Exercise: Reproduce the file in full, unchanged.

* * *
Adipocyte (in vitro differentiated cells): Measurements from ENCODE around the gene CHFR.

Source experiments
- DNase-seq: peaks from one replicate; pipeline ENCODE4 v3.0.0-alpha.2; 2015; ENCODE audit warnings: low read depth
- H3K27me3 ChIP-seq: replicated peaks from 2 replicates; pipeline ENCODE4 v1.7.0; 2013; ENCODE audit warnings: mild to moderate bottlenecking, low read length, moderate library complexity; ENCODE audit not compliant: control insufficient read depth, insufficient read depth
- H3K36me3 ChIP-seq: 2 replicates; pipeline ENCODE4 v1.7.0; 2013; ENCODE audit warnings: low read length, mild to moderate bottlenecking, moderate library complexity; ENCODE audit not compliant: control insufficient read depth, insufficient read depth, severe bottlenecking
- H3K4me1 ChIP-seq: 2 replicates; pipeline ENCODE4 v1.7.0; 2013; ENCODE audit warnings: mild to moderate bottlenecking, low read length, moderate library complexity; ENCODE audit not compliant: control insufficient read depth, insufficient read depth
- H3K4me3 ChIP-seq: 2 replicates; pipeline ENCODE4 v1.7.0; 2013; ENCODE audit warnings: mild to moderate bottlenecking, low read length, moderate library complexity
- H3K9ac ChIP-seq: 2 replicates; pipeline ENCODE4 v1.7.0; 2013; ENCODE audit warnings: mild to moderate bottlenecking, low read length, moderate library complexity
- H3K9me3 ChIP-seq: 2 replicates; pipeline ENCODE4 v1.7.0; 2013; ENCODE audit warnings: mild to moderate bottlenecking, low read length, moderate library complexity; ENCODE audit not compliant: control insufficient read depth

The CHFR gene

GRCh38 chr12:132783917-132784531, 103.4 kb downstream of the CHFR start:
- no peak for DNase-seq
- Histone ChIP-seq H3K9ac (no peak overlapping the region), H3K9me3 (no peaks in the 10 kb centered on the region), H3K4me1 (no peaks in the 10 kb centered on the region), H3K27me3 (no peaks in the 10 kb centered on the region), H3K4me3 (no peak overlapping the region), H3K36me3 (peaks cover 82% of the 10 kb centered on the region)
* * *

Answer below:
Adipocyte (in vitro differentiated cells): Measurements from ENCODE around the gene CHFR.

Source experiments
- DNase-seq: peaks from one replicate; pipeline ENCODE4 v3.0.0-alpha.2; 2015; ENCODE audit warnings: low read depth
- H3K27me3 ChIP-seq: replicated peaks from 2 replicates; pipeline ENCODE4 v1.7.0; 2013; ENCODE audit warnings: mild to moderate bottlenecking, low read length, moderate library complexity; ENCODE audit not compliant: control insufficient read depth, insufficient read depth
- H3K36me3 ChIP-seq: 2 replicates; pipeline ENCODE4 v1.7.0; 2013; ENCODE audit warnings: low read length, mild to moderate bottlenecking, moderate library complexity; ENCODE audit not compliant: control insufficient read depth, insufficient read depth, severe bottlenecking
- H3K4me1 ChIP-seq: 2 replicates; pipeline ENCODE4 v1.7.0; 2013; ENCODE audit warnings: mild to moderate bottlenecking, low read length, moderate library complexity; ENCODE audit not compliant: control insufficient read depth, insufficient read depth
- H3K4me3 ChIP-seq: 2 replicates; pipeline ENCODE4 v1.7.0; 2013; ENCODE audit warnings: mild to moderate bottlenecking, low read length, moderate library complexity
- H3K9ac ChIP-seq: 2 replicates; pipeline ENCODE4 v1.7.0; 2013; ENCODE audit warnings: mild to moderate bottlenecking, low read length, moderate library complexity
- H3K9me3 ChIP-seq: 2 replicates; pipeline ENCODE4 v1.7.0; 2013; ENCODE audit warnings: mild to moderate bottlenecking, low read length, moderate library complexity; ENCODE audit not compliant: control insufficient read depth

The CHFR gene

GRCh38 chr12:132783917-132784531, 103.4 kb downstream of the CHFR start:
- no peak for DNase-seq
- Histone ChIP-seq H3K9ac (no peak overlapping the region), H3K9me3 (no peaks in the 10 kb centered on the region), H3K4me1 (no peaks in the 10 kb centered on the region), H3K27me3 (no peaks in the 10 kb centered on the region), H3K4me3 (no peak overlapping the region), H3K36me3 (peaks cover 82% of the 10 kb centered on the region)